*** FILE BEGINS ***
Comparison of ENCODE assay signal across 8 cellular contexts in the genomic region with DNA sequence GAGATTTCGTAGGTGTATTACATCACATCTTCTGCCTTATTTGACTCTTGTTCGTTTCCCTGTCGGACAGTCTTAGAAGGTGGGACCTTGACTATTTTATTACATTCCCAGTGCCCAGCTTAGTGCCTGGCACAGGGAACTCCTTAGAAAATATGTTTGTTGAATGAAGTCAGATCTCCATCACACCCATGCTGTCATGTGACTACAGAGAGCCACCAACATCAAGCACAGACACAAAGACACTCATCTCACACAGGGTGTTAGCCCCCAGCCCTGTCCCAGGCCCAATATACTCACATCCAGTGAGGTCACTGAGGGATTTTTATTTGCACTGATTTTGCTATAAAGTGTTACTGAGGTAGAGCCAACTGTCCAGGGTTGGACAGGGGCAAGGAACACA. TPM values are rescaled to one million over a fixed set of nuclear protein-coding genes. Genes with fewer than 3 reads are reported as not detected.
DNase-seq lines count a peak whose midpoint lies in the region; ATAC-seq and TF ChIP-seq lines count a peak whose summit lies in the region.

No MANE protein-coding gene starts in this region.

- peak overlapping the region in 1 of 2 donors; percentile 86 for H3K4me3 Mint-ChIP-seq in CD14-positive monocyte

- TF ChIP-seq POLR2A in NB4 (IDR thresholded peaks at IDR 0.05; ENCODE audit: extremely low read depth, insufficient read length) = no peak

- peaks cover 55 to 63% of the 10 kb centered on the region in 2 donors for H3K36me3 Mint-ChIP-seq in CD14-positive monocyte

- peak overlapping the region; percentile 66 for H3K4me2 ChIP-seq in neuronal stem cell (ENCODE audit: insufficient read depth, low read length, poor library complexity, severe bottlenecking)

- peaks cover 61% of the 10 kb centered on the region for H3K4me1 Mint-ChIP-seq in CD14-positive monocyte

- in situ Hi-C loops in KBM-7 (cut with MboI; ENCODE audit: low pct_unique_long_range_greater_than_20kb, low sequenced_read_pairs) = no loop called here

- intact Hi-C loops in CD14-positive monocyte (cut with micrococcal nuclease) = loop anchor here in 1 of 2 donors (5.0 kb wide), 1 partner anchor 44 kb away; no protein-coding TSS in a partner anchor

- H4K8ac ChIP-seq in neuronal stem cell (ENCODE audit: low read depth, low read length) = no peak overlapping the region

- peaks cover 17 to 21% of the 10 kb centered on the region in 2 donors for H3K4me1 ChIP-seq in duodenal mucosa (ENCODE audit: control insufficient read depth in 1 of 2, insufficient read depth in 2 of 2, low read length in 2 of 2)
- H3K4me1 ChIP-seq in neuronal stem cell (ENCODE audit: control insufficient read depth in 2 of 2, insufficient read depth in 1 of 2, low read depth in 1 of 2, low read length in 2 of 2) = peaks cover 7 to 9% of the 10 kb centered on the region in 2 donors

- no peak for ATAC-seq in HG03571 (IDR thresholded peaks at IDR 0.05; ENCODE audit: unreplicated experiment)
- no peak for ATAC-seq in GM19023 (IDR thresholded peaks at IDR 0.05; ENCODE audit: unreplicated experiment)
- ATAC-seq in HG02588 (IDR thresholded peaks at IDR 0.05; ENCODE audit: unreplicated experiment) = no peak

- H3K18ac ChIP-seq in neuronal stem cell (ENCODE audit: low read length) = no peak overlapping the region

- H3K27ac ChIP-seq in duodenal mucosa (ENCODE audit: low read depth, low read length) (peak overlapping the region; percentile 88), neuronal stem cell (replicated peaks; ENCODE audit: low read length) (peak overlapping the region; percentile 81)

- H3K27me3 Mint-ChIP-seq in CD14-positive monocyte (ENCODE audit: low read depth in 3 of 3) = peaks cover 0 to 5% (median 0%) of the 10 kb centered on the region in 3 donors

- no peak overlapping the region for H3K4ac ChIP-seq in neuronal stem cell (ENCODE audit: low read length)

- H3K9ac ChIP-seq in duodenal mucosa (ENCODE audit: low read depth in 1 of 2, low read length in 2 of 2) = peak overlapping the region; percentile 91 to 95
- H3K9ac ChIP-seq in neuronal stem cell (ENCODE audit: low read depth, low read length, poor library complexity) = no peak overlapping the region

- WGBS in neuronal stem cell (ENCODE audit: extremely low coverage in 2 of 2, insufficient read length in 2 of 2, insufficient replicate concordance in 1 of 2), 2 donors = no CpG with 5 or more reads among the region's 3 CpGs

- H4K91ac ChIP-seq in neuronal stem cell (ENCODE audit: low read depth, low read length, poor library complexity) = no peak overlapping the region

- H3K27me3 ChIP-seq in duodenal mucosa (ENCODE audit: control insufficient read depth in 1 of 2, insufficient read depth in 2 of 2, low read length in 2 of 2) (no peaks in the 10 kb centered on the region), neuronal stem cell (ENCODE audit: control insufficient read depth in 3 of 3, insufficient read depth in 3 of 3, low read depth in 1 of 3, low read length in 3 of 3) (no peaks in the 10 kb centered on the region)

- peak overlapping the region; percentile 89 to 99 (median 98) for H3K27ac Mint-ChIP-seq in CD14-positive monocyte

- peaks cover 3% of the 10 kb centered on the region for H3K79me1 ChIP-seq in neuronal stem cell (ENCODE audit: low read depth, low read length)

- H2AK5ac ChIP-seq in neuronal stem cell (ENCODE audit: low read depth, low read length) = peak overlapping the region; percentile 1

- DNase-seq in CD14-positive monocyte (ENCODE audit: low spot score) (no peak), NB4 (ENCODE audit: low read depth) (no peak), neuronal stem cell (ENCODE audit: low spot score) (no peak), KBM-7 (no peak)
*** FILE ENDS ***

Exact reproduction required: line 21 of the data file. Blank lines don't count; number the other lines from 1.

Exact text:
- H3K9ac ChIP-seq in duodenal mucosa (ENCODE audit: low read depth in 1 of 2, low read length in 2 of 2) = peak overlapping the region; percentile 91 to 95